NFL Draft Results 2012: Bruce Irvin and Biggest Reaches of First Three Rounds
The 2012 NFL Draft has had some of the biggest reaches in recent memory.
By ignoring conventional wisdom and sticking to their respective draft boards, certain NFL teams continue to raise question marks on their ability to build a football team.
Drafting may not be an exact science, but some of these front offices are off the scent completely.
A reach is a pick that looks to be out of desperation to fill a need of the team.
Then, there are picks like Bruce Irvin by the Seattle Seahawks. Irvin’s rough history and character concerns pushed him nearly to Day 3 in most scouts and draftnik circles.
The following reaches are picks these teams could have attained in later rounds. Instead, they stuck to their guns and made some mind-boggling decisions.
Bruce Irvin, OLB/DE, West Virginia
The Seattle Seahawks shocked Radio City when they selected Bruce Irvin with the 15th overall selection of the 2012 NFL Draft.
Seattle believes Irvin will come in and immediately wreak havoc in opposing offenses' backfields.
Both head coach Pete Carroll and general manager John Schneider raved that Irvin is the best pure pass rusher in the draft.
“This is the kind of guy that puts fear in offensive tackles,” Pete Carroll said.
Sure Pete, that may be so. But what happens if Irvin's past gets the best of him?
The risk vs. reward of this pick is a question mark that Carroll and Schneider will have to hope ends up in their favor.
Tavon Wilson, DB, Illinois
The New England Patriots reached for Tavon Wilson when selecting him No. 48 overall.
It's hard to question the drafting expertise of Bill Belichick, but this pick screams like another Brandon Meriweather debacle.
Wilson's positives are outweighed by significant concerns about his inability to tackle, stick with his man in man-to-man coverage and succeed in press coverage.
He'll likely project as a safety for the Patriots.
He was rated as a sixth- to seventh-round prospect by CBS Sports.
Bryan Anger, P, California
The Jacksonville Jaguars made one of the biggest reaches in recent memory. They drafted Bryan Anger, a punter, with the 70th overall selection of the 2012 NFL Draft.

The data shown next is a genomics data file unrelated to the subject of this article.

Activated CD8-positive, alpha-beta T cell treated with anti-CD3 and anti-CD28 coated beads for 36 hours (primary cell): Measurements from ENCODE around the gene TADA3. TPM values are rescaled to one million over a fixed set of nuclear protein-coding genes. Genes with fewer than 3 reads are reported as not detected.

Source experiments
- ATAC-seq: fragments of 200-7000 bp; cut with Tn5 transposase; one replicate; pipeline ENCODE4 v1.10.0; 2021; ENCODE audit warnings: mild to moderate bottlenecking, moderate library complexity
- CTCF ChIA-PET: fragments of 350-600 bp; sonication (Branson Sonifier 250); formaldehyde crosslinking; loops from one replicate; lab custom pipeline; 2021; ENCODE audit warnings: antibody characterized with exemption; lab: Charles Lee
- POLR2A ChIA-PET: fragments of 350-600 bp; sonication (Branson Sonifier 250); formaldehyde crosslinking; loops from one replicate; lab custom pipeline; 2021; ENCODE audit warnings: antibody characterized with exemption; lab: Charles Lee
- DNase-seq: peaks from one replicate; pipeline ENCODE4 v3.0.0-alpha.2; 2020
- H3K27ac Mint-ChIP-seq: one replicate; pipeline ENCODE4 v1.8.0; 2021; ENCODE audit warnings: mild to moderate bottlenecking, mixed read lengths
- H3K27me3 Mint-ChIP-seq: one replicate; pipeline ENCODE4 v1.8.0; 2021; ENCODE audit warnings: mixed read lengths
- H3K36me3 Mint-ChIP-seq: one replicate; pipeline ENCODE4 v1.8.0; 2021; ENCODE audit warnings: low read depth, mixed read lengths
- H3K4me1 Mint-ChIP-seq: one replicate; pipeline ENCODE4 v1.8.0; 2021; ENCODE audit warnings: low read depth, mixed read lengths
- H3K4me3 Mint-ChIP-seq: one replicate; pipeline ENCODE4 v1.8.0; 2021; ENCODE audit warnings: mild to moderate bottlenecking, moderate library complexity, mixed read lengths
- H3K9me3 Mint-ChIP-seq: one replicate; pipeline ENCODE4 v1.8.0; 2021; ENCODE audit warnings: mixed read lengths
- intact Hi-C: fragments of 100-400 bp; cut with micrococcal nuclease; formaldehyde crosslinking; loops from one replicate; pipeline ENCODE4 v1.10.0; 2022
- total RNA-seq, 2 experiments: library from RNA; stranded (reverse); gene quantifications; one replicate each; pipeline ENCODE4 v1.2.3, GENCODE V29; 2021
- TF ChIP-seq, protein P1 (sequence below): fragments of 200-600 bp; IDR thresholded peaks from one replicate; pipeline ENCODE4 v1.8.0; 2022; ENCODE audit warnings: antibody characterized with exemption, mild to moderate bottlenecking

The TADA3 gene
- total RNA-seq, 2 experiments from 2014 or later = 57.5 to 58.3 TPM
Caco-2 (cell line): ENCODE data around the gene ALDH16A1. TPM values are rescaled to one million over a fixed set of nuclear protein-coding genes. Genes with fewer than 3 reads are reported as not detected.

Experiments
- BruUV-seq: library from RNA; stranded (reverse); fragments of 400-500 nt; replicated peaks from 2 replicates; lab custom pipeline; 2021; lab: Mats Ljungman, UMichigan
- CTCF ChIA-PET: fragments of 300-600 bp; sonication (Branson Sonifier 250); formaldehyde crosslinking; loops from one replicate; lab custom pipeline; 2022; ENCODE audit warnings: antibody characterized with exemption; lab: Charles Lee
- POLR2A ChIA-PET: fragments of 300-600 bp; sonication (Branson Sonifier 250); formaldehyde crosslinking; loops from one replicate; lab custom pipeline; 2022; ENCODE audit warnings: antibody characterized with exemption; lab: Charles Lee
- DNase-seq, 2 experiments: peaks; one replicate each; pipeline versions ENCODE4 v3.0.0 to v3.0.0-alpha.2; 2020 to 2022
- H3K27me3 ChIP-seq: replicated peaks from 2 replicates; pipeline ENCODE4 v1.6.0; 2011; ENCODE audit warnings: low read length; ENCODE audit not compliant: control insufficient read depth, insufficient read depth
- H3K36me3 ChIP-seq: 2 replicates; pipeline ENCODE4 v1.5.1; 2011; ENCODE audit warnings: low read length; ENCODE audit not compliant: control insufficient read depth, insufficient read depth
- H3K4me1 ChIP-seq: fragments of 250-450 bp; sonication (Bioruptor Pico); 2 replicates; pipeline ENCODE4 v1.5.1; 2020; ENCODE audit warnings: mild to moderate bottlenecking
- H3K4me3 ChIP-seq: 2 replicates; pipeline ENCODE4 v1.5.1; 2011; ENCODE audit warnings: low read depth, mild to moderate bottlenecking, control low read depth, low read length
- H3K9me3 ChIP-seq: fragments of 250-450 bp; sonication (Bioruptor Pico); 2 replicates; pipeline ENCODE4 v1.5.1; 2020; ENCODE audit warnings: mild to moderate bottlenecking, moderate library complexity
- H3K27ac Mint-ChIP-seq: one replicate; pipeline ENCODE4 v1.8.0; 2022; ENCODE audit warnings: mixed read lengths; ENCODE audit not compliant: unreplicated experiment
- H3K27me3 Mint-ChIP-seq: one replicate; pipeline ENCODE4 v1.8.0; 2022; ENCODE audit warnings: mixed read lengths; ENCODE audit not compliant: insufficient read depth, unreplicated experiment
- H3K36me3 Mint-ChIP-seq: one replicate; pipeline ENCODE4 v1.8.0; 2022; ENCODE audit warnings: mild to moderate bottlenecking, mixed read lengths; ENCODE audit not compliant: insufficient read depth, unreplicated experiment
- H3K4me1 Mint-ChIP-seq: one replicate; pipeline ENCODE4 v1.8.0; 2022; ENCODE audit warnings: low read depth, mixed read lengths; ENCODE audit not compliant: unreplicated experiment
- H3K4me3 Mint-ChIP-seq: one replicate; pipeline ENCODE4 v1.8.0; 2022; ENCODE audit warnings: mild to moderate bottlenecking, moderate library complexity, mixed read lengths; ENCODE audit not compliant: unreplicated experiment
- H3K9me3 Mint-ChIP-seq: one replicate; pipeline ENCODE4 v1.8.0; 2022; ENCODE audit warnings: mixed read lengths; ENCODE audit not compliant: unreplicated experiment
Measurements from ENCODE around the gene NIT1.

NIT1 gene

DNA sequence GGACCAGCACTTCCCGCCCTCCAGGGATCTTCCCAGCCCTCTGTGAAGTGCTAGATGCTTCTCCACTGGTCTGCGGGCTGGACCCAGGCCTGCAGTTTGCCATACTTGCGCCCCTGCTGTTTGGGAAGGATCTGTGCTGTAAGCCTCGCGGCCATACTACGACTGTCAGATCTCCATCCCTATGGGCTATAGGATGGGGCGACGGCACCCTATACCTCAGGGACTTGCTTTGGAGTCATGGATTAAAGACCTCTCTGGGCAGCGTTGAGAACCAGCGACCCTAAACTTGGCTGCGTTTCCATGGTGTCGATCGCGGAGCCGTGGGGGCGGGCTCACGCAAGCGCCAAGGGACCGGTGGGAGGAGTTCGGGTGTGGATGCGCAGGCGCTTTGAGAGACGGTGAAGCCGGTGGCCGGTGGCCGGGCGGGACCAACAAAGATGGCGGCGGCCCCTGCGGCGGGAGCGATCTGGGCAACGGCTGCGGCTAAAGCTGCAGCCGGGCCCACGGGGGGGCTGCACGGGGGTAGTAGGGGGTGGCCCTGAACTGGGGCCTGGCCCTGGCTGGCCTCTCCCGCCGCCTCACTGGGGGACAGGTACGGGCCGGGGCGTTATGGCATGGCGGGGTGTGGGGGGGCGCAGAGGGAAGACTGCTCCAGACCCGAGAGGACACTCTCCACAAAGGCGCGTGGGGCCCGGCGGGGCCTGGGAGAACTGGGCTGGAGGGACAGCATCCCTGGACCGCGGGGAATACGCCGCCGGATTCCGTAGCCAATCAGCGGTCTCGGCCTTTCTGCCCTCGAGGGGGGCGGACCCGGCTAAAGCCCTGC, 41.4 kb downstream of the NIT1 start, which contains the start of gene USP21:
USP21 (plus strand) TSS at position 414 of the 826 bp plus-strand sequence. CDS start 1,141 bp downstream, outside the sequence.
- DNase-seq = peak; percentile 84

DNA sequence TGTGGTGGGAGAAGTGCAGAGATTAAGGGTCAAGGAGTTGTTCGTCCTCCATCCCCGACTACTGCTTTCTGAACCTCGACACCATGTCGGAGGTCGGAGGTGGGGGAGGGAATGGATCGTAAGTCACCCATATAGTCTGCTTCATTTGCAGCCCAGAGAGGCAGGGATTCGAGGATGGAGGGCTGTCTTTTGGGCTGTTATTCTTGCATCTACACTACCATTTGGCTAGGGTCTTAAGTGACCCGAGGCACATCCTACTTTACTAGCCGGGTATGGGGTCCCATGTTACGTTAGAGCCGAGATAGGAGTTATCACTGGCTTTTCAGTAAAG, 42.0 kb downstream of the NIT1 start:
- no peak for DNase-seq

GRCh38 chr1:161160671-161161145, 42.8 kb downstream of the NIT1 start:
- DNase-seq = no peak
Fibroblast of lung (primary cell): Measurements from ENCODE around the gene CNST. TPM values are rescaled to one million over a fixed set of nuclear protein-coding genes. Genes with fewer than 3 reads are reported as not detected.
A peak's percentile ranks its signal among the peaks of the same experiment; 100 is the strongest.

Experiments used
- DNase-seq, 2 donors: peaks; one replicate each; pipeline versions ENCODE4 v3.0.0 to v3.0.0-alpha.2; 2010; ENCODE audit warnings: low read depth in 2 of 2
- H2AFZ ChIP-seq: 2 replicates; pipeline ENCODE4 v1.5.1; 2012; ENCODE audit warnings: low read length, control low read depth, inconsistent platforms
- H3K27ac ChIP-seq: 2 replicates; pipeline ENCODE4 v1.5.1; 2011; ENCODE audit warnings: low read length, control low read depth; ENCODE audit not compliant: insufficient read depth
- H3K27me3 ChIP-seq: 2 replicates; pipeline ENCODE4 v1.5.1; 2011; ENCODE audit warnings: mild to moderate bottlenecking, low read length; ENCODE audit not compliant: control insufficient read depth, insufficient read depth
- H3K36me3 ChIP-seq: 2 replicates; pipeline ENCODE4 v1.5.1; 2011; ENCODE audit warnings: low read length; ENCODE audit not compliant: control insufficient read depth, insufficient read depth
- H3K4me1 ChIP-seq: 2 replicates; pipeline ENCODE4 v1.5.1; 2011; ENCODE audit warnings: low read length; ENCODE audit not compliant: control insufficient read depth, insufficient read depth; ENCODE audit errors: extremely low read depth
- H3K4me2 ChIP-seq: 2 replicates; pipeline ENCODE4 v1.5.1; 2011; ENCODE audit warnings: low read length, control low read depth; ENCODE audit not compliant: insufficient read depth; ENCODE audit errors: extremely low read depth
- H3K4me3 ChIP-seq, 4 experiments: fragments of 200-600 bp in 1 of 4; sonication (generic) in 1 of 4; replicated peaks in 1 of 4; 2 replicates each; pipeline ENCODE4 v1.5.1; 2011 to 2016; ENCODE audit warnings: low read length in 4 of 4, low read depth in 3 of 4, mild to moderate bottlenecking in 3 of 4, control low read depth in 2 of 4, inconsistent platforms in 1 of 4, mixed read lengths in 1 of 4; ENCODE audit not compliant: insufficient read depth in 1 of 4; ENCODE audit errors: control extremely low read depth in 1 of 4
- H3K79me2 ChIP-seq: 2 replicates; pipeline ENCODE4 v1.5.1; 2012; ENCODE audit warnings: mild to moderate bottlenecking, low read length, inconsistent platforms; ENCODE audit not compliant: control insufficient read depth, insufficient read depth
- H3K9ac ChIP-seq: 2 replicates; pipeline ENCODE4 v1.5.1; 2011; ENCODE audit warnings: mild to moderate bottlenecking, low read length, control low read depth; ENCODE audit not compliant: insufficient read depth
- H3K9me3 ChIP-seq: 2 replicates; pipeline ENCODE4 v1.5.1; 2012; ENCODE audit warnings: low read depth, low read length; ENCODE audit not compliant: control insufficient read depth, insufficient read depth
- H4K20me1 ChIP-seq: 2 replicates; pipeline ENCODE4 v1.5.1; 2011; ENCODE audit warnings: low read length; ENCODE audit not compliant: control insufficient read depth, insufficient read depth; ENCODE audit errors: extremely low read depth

"Anger is first punter to go in the top 100 picks since 1995, when Todd Sauerbrun went in the second round to Chicago, 56th overall," said Paul Kuharsky of ESPN.
The need for a solid punter (Jacksonville ranked 31st in net yards per punt in 2011) and the value of this pick do not even come close to a match.
Surely, Anger may be an upgrade to what Jacksonville had, but how can they justify this selection?
These are the types of picks the late Al Davis became famous for.
John Hughes, DT, Cincinnati
The Cleveland Browns picked John Hughes, a potential undrafted free agent, with the 87th overall selection of the 2012 NFL Draft.
Hughes does project to be a rotational player along the improving Browns defensive line. This doesn't ease the pain for fans immediately. Browns GM Tom Heckert reached for a depth player when there are significant holes in other parts of the football team.
Several positions on the Browns roster are lacking in starting-quality players and have little to no depth.
That makes this pick not just a reach for need but also an exercise in futility, as the Browns continue to ignore glaring holes in their secondary, linebacker corps and wide receiver group.
T.J. Graham, WR, NC State
The Buffalo Bills made a significant reach when they traded up to the 69th overall selection to draft North Carolina State wide receiver T.J. Graham.
Graham has elite speed and a high yards-per-catch average. However, he doesn't have elite athleticism or size.
The consensus projection for Graham was a sixth- to seventh-round pick.
His polish is severely lacking. It's hard to imagine what was going on in the Buffalo Bills war room that made them consider Graham this early. Not only is the pick a reach, but the Bills moving up to get him makes it look even worse.
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